REVIEW: THE JELLY JAM – “Profit”
Names like King’s X, Dixie Dregs, and the ever-worshipped Dream Theater are quite popular within progressive circles, therefore I wasn’t sure what to expect when I first sat down with ‘Profit,’ the latest and fourth album from American supergroup The Jelly Jam. The cover art alone is intriguing, with its dark Baroque style layout and hooded figure holding brass scales, along with the crossed-out play on words, “Prophet”. However, the real hook for most, of course, is the combination of frontman/guitarist Ty Tabor, bassist John Myung, and drummer Rod Morgenstein.
‘Profit’ begins rather softly with “Care,” the distant vocals hovering over the calming guitar. Once the drums and bass kick in, the song takes a turn for the 1990s, setting a precedent for the rest of the album. The chorus in particular is simple but catchy, Tabor’s vocal and guitar melodies giving off the vibe of his signature King’s X sound. The following track, “Stain on the Sun,” is one of the highlights of ‘Profit,’ taking a more acoustic approach. The easy going guitars with the backbone of the crisp, echoing snare provides an emotional yet relaxing feeling; Morgenstein’s accented hi hat never faltering, even throughout Tabor’s passionate guitar solo, preventing the tone from becoming too sombre.
“Water” incorporates many different aspects, starting out mellow, then shifting suddenly into a sludgy, heavy 3/4 riff. The light vocals give way to brief instrumental sections that are very reminiscent of early 90s grunge. Not only is this where we get the first taste of that delicious grungy flavour, but also where Morgenstein starts to show off his skill with an interesting drum fill toward the end. He opens up even more during the next track, “Stop,” which otherwise would have been somewhat lackluster, despite the summer road trip feel.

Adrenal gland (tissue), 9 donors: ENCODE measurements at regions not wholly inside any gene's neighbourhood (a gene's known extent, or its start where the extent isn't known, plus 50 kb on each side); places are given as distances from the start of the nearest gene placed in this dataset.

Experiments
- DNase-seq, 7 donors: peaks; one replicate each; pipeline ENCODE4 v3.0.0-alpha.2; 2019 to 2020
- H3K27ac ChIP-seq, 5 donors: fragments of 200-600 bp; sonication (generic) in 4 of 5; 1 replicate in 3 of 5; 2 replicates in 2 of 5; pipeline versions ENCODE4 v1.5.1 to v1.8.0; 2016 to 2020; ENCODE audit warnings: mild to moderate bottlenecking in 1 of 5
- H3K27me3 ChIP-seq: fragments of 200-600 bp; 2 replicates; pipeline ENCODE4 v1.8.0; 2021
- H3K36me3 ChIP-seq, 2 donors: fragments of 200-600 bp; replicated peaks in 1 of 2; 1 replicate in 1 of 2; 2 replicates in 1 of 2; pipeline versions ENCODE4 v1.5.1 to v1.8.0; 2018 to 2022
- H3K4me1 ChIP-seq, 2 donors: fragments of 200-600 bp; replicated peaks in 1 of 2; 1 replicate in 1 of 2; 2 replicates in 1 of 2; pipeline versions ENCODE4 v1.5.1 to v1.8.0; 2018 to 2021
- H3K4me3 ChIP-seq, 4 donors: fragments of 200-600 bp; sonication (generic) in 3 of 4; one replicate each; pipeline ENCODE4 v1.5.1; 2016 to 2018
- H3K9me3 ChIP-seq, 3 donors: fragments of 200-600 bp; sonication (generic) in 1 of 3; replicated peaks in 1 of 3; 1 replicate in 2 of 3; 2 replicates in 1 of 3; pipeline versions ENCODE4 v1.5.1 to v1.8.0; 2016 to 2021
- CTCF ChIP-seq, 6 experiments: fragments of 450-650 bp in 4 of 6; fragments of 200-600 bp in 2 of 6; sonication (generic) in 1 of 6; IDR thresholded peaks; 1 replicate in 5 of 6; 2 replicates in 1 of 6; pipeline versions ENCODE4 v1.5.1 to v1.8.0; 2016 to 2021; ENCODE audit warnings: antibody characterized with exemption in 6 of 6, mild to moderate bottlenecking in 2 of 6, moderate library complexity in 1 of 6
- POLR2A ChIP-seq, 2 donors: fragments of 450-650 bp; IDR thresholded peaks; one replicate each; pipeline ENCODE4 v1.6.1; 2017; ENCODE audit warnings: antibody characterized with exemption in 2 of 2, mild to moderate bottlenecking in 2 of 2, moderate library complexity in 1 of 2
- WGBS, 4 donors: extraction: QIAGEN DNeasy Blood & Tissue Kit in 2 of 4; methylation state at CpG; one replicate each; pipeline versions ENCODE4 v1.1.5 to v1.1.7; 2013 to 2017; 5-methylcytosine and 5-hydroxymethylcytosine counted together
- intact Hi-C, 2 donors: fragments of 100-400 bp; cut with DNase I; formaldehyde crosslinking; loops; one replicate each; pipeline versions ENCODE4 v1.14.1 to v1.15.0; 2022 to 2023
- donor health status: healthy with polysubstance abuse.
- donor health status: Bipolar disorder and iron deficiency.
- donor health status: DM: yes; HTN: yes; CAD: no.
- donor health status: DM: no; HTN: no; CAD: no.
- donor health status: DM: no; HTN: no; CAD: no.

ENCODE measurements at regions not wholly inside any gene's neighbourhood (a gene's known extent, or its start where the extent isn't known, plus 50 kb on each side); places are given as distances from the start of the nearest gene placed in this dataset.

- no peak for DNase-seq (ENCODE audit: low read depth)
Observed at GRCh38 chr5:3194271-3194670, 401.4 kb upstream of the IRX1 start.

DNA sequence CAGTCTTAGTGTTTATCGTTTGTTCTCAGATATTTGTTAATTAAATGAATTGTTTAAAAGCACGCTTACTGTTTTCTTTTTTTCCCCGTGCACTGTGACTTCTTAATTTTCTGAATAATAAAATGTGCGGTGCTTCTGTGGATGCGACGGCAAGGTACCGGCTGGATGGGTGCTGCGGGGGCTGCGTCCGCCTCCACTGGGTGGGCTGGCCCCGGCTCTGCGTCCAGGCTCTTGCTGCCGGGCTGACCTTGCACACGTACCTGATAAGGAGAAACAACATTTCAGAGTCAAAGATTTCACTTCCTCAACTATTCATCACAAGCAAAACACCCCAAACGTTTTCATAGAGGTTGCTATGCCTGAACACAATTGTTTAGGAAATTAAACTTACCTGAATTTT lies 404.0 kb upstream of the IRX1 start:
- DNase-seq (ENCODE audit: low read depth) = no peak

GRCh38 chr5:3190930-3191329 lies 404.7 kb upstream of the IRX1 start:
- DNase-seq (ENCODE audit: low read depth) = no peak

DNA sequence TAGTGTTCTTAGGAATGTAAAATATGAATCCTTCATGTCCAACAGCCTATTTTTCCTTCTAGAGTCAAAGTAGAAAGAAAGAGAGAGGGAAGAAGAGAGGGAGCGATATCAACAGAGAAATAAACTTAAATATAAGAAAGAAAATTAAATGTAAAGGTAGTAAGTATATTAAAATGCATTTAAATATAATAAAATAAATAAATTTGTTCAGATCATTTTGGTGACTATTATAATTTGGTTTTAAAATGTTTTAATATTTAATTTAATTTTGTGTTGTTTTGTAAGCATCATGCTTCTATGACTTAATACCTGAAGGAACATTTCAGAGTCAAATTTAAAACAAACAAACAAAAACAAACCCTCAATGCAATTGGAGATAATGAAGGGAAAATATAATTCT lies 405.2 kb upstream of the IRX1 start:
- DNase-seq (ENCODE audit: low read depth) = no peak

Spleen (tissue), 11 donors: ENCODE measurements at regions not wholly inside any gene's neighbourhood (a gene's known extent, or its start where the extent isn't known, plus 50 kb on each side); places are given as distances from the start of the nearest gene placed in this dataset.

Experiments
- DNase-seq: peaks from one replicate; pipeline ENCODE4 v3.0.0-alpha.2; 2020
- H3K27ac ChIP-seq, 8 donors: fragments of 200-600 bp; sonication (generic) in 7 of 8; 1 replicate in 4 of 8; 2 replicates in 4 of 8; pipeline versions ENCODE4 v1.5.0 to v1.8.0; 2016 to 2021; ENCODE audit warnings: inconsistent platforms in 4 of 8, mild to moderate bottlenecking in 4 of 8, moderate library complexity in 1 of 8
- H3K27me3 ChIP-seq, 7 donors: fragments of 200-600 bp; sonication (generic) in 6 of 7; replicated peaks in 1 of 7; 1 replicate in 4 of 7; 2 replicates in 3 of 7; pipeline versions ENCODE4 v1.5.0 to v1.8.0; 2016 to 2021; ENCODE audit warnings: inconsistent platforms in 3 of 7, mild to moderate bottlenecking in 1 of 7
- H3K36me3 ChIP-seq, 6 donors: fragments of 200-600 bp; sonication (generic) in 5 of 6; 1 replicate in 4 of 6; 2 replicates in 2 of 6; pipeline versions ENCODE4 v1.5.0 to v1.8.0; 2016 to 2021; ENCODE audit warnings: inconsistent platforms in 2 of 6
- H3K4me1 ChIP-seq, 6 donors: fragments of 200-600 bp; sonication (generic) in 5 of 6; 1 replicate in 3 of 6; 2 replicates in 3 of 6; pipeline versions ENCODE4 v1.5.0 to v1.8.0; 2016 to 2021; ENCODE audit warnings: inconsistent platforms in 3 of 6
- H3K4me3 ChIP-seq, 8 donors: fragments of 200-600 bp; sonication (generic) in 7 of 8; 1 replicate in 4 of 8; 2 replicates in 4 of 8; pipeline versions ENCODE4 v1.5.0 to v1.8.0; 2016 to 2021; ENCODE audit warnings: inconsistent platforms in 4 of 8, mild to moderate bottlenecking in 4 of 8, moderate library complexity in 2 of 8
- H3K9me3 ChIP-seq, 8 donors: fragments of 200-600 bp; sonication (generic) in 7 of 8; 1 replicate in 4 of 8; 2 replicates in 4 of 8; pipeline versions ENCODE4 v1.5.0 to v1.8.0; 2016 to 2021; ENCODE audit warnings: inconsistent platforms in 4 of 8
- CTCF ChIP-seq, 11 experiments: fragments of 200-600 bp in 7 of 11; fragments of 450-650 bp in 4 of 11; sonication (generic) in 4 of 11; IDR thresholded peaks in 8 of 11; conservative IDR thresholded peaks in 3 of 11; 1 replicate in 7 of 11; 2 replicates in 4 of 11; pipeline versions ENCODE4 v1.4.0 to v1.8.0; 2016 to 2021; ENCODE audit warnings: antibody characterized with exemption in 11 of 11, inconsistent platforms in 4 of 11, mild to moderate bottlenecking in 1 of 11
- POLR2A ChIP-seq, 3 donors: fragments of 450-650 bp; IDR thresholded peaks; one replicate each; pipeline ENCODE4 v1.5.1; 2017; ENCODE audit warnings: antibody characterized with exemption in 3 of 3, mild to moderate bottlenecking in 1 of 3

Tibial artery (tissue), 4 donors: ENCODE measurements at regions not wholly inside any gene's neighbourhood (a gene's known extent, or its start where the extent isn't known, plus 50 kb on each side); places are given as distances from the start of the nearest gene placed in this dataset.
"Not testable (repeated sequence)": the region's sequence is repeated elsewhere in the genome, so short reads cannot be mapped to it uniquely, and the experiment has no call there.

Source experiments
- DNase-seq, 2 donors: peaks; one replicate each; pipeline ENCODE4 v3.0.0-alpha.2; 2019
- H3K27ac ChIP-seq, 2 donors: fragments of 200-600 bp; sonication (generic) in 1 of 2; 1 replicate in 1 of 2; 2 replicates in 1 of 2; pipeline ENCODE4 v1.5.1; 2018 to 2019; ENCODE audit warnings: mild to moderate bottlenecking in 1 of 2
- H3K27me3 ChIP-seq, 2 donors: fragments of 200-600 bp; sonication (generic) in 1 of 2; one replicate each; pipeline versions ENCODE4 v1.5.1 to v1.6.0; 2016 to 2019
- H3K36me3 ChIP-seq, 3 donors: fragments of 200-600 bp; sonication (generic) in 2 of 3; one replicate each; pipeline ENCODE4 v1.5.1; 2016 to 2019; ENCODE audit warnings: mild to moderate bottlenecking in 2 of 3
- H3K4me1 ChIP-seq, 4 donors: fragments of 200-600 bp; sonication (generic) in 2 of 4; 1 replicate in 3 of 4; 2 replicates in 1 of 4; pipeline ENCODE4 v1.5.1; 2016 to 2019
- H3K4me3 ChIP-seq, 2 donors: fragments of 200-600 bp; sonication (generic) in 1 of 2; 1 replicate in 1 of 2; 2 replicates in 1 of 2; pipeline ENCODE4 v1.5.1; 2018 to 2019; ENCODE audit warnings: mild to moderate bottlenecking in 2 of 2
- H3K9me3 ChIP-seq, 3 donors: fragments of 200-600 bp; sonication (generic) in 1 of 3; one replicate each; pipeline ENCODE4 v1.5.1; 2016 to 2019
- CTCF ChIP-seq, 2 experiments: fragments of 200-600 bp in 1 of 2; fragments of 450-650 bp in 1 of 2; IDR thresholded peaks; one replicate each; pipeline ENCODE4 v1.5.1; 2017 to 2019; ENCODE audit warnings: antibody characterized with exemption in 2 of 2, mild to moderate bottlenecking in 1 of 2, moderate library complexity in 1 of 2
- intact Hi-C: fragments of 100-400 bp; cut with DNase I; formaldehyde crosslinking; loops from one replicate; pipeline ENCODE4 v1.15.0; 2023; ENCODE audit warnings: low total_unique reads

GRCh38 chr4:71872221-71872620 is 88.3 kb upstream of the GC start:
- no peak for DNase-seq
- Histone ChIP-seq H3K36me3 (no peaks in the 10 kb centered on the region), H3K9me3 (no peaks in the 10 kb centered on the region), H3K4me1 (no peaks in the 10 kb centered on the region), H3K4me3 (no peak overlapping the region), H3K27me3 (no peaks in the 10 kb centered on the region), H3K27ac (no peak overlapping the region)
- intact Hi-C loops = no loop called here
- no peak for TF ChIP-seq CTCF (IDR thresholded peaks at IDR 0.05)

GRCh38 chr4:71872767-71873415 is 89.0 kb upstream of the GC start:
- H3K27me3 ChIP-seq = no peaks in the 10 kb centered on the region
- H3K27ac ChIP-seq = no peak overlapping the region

The following two tracks are worth mentioning in further detail, as they feature more captivating hooks than a lot of the others. Right off the bat, “Perfect Lines (Flyin’)” launches into what is probably my favorite part of the album, Myung finally becoming more predominant within the funky fusion that makes up the intro and verses. Between the intricately layered percussion, and what I am counting as three bars of 5/8 with an additional bar of 13/8, I wish that The Jelly Jam would explore that side of their writing more often. A short guitar solo leads into a soft bridge of Beatles-esque vocal harmonies, then the bass comes back to revisit that beautiful fusion riff. The marching snare alongside the piano works well to wind things down before one of my favorites, “Mr. Man”.
Another one of the grungy tracks, “Mr. Man” offers that heavier aspect that lures me further into ‘Profit’. Once again, Myung is more present, especially during Tabor’s classic rock style solo. The last minute really comes to life when the chorus becomes an epic 7/4 riff full of more expressive vocals, tambourine, and creative drum fills. From this point on, however, ’Profit’ loses me slightly. While “Memphis” certainly has solid moments, the basic vocal melodies and storytelling lyrics seem like a waste given the potential of the musicians involved. The same can be said for most of the tracks to come. Songs like “Heaven” and “Fallen” are tracks that could have been omitted for both time and pace, but perhaps that’s because I’m not relaxing on a beach watching the sunset. Between those, is “Permanent Hold”, a nice instrumental break in which everyone lets loose a little, Morgenstein soloing in the fade-out. The emotional final three and a half minutes of the album, entitled “Strong Belief”, would have been more of an impactful ending had the previous songs been lively enough to provide contrast.
In case it’s not blatantly obvious, Rod Morgenstein made this album, taking what most drummers would play straight, and adding personality and a disciplined livelihood to every beat and accent. Not to take away from Ty Tabor (who not only has a knack of reawakening some of the sounds that I grew up with, but is quite a talented guitar player), and John Myung, whom I would like to hear more from in future Jelly Jam material. While parts of ‘Profit’ are a bit too mellow for my taste, and I wish that they had ventured into crazier territory, I enjoyed the way they fused their personal styles together and created something entertainingly soothing. The lyrics are lacking and generic, but the musicianship is strong and the natural sounding production gives the whole album an extra push in the right direction. The Jelly Jam has definitely caught my attention, and I look forward to exploring the rest of their work.